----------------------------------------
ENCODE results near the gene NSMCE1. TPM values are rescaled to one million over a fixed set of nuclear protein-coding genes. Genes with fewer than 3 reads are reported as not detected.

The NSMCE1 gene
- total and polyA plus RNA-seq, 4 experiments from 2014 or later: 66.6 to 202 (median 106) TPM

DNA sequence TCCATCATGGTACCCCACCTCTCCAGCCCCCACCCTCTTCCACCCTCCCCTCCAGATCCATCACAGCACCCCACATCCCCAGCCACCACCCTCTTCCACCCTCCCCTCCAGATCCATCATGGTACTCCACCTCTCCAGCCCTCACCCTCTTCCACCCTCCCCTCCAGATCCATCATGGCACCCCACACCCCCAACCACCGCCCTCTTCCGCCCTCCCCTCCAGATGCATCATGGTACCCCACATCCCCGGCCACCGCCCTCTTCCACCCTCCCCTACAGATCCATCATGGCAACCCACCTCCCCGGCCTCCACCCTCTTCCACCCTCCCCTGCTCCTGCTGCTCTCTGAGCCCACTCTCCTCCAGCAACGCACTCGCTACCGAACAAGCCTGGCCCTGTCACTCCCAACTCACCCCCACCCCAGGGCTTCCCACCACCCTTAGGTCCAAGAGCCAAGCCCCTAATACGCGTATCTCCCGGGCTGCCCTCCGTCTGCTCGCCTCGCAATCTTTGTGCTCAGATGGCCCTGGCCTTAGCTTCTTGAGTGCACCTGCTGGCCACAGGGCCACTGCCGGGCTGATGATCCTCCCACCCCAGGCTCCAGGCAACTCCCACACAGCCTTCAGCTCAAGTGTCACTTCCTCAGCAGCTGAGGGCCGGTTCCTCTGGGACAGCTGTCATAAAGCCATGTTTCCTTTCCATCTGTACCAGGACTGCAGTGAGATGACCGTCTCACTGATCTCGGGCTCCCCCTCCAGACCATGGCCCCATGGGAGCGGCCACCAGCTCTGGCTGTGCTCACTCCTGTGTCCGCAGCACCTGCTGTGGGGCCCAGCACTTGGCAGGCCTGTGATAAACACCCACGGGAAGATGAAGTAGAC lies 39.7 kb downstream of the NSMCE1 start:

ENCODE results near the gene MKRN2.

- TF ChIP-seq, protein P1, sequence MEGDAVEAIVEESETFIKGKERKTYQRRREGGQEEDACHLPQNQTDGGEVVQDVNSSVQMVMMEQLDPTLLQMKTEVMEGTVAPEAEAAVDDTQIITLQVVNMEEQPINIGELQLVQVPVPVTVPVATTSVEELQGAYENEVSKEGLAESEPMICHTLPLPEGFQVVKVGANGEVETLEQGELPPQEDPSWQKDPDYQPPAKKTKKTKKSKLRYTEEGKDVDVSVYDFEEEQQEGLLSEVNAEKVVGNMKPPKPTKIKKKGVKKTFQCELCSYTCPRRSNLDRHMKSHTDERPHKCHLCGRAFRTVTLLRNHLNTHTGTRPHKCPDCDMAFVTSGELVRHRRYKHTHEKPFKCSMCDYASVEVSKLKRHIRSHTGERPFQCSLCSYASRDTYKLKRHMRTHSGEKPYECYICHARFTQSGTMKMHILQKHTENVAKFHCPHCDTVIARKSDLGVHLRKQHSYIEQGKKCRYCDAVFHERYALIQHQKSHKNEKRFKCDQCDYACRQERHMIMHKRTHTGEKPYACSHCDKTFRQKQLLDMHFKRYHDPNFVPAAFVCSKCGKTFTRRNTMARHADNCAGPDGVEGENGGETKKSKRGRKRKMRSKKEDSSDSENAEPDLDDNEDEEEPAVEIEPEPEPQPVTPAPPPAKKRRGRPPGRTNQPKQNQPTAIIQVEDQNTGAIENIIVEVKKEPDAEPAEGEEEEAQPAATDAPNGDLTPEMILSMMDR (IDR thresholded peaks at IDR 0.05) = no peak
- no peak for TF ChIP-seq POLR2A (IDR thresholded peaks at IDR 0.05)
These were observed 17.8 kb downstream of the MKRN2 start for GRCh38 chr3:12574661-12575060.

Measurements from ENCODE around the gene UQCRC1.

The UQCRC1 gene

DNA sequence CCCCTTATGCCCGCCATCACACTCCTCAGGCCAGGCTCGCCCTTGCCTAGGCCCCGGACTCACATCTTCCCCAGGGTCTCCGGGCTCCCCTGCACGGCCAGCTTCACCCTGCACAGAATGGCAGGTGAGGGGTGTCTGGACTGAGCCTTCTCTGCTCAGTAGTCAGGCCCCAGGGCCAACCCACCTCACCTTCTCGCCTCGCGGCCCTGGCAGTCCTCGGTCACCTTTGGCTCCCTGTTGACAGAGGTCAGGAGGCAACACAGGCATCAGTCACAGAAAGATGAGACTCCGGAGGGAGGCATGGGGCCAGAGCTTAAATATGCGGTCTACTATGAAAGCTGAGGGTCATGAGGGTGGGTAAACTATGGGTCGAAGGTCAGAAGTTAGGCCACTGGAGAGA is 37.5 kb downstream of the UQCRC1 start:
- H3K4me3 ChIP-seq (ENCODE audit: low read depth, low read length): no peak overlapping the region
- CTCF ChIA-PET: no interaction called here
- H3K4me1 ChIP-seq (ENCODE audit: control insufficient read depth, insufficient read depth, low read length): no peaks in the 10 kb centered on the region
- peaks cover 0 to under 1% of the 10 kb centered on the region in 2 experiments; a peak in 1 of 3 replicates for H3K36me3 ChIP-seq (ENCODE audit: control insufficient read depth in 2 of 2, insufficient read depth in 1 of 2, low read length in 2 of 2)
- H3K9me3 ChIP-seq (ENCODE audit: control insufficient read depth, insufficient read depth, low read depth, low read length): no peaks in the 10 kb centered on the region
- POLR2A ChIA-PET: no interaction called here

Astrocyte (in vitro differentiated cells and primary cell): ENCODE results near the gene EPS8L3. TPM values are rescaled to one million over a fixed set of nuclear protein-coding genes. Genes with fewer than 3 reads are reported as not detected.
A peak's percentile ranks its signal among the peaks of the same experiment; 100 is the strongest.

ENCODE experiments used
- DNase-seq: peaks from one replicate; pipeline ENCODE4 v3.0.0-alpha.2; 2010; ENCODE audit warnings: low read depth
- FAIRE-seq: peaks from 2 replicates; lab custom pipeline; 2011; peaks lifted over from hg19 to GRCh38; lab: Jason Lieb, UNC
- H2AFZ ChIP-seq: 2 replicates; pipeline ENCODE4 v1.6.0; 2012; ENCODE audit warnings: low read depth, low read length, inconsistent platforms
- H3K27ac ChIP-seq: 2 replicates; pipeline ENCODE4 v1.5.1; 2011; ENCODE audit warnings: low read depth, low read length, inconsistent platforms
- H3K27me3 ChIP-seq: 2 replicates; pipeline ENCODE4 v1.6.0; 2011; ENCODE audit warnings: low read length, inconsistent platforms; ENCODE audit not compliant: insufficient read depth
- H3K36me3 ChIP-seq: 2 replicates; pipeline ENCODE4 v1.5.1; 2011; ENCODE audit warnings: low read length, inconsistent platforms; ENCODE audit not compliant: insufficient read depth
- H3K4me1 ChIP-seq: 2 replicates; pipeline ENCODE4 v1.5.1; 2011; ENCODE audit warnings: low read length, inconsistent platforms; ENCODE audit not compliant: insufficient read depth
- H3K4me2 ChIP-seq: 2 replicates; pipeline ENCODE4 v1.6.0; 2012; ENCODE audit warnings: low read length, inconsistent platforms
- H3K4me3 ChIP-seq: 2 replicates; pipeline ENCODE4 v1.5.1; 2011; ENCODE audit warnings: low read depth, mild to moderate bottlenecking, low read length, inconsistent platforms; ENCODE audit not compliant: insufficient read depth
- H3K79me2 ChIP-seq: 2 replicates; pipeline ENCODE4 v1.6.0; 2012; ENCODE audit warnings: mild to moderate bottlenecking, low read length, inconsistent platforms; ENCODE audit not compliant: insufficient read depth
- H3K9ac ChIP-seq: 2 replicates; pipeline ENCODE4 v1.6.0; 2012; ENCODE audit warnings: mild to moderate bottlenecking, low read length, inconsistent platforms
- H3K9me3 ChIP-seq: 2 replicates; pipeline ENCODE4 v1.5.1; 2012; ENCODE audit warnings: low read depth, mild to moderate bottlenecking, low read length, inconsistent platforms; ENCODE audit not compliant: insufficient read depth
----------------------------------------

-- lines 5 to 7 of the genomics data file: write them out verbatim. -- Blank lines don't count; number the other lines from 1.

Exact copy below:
ENCODE results near the gene MKRN2.

- TF ChIP-seq, protein P1, sequence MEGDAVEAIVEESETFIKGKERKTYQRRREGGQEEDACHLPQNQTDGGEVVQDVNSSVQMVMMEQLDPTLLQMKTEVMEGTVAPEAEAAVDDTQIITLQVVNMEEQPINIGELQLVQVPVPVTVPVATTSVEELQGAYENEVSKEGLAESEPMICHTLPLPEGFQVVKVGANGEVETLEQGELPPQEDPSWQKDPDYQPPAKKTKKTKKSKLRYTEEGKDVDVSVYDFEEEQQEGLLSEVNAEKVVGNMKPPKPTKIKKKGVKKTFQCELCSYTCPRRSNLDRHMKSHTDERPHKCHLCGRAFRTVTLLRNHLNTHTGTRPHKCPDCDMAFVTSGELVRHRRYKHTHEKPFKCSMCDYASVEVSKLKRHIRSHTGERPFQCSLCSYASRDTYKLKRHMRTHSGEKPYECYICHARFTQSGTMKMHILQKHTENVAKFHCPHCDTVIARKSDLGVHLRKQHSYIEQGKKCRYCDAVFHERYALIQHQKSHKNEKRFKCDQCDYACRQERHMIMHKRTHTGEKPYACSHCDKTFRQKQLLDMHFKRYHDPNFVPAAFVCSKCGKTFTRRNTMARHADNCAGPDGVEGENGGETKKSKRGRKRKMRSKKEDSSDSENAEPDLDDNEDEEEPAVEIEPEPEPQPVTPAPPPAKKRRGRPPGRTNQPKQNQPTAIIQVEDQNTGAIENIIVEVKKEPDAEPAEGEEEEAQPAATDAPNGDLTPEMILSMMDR (IDR thresholded peaks at IDR 0.05) = no peak
- no peak for TF ChIP-seq POLR2A (IDR thresholded peaks at IDR 0.05)